I don’t typically spend a lot of time making resolutions, intentions or even major goals as I transition into a new year. Instead, I prefer to look back at the prior year and take stock. In part, this means reviewing my projects and determine whether they should be continued, paused, or deleted. I also try to think about areas in which I struggled in the prior year and how I might be able to address these challenges in the new year. Finally, I try to take a stock back and look at my work life holistically. In general, how are things working?
One thing I’ve been mulling over the last few days is my personal productivity. In some ways, it’s been a really productive year. I’ve generally done a good deal of “shipping” this year – journal articles, workshops, and even my first book, And Action: Directing Documentaries in the Social Studies Classroom. I’ve met my deadlines and moved my projects forward. This is mostly thanks to my task/project management system. Over the last couple of years, I’ve really perfected my system of capture, organization, and execution using my software of choice – Todoist. I can generally crank through my tasks on the way to meeting the next deadline. I had a nagging feeling of discontent, though, as I reflected back on 2013.
I was listening to the latest episode of the Mikes on Mics podcast, and hosts Mike Vardy and Michael Schechter were discussing the meaning of productivity. Mike Vardy was arguing that the key to productivity is balancing efficiency and effectiveness.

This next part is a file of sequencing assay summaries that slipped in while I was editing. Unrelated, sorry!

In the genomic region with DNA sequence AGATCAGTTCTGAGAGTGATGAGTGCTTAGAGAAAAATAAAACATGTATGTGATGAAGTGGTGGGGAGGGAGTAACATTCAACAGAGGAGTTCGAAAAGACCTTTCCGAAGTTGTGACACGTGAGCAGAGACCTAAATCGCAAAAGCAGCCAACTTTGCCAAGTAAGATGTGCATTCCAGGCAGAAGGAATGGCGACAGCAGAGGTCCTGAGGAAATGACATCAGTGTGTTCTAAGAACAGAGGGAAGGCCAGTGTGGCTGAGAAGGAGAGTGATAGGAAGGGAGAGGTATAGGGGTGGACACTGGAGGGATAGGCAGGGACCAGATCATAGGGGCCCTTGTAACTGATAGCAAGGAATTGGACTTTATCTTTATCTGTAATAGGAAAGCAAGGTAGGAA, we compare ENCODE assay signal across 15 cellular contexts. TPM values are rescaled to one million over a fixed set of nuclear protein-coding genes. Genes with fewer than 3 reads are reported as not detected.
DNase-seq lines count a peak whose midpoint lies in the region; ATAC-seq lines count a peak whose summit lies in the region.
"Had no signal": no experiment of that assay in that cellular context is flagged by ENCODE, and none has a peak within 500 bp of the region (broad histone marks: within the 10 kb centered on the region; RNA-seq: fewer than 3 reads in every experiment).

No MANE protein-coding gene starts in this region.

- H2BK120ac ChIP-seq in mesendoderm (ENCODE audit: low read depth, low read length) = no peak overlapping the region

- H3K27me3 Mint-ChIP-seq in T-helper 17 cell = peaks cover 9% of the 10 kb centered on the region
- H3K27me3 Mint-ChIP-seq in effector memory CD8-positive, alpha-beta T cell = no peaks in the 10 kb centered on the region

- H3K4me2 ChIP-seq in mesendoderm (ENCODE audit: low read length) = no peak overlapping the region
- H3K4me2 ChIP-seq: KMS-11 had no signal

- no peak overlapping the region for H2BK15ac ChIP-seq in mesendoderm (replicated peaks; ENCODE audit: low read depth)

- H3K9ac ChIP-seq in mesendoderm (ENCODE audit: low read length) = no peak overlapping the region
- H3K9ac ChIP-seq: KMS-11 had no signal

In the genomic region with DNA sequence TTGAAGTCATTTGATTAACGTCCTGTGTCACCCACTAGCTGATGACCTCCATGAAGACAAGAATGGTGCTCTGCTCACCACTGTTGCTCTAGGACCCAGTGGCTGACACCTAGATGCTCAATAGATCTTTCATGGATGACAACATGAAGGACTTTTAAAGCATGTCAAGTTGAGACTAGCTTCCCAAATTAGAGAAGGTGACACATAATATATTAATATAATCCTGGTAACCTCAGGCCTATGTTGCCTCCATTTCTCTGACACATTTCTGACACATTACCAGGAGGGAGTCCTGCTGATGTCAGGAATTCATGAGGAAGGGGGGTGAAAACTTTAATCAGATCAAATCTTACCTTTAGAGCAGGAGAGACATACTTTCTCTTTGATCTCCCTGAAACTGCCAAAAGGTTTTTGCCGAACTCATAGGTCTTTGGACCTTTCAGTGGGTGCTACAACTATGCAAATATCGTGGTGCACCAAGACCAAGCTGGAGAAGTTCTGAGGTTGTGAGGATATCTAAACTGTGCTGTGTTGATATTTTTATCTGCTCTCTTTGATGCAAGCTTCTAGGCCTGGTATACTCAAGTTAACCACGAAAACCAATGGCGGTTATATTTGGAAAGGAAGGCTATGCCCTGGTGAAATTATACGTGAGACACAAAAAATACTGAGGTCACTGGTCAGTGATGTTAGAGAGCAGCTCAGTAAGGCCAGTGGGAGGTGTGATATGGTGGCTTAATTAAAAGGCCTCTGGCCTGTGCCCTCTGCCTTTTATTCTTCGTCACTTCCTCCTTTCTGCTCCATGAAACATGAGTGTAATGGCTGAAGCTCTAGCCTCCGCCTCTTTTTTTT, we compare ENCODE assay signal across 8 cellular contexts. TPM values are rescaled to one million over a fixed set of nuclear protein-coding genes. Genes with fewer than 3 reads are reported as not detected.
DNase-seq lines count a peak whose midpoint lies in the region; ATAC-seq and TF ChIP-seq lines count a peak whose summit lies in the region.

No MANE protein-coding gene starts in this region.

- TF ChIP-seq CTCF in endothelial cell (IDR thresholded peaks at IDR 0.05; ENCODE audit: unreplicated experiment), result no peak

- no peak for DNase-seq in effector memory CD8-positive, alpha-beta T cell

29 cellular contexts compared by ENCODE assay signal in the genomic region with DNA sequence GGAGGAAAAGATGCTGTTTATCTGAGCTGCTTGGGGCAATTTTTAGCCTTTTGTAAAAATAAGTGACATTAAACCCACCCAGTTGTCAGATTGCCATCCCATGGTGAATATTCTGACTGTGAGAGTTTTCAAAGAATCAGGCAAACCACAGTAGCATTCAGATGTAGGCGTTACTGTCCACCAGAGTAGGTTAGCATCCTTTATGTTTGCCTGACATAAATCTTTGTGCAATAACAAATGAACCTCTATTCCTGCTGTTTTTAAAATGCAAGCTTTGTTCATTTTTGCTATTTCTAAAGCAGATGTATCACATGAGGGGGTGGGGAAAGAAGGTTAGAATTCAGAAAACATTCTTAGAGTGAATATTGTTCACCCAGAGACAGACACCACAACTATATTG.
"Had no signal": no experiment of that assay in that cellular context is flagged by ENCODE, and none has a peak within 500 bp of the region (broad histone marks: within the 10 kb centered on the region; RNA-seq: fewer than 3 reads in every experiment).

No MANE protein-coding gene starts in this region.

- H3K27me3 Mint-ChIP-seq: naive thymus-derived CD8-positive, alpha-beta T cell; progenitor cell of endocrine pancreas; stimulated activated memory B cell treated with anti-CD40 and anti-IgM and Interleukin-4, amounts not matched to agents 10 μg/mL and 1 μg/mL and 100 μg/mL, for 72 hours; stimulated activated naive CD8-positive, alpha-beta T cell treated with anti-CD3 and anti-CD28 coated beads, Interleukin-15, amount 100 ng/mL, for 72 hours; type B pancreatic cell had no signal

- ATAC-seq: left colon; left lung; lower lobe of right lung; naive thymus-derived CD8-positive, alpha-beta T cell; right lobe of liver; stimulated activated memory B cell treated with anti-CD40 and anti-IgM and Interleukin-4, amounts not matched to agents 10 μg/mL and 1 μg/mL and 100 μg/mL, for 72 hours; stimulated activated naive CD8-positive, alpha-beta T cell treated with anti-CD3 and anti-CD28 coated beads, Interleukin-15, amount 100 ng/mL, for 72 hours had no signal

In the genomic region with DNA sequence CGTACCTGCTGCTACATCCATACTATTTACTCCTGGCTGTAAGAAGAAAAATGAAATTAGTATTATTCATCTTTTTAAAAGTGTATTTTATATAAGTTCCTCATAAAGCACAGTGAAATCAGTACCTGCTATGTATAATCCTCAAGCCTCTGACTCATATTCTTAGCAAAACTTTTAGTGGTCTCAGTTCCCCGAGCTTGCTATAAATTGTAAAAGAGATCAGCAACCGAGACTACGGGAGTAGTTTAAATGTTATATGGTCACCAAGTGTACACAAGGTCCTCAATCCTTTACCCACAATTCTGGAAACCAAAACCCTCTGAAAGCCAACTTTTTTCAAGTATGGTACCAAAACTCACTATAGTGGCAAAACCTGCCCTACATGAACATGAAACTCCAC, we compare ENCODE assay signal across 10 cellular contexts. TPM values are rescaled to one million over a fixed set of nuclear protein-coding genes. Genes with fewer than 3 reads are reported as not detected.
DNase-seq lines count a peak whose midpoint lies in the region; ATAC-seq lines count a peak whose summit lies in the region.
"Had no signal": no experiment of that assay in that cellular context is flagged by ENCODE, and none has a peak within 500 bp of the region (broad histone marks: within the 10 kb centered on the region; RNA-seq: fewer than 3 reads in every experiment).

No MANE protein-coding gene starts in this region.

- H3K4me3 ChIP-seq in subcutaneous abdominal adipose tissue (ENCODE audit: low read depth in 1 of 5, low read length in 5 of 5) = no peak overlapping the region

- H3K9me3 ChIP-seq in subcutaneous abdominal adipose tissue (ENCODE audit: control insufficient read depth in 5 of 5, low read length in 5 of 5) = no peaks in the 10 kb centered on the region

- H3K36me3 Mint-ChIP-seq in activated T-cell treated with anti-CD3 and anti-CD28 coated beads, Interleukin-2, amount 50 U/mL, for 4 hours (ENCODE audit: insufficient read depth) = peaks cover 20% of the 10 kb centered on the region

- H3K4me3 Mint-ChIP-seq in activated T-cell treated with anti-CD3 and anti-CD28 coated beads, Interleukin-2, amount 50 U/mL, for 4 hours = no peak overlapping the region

This resonated with me, because I think I had a really efficient year last year, but I don’t know how effective it was. For me, effectiveness boils down to a question – am I working on the right things? When I look back, I don’t see a grand plan or overarching vision to my projects, publications, etc. I think I’ve been working hard, but I don’t know how much time I’ve spent being deliberate about my choices for what to work on. I think that for me, as things come at me, I just want to say yes. And with a high level of efficiency, I can usually manage to get things done. What’s missing for me is attending to the question of what I should be working on.
So, here’s my focus for the year. It doesn’t matter how efficient you are if you’re working on the wrong projects. Likewise, even if you have a great sense of the right work for you this year, if you aren’t able to organize and manage your projects it’s likely that you either won’t get things done, or you’ll miss deadlines. So, I guess that if I were going to make a resolution, intention, etc., for 2014, it would be to find a proper balance between efficiency and effectiveness in terms of my work.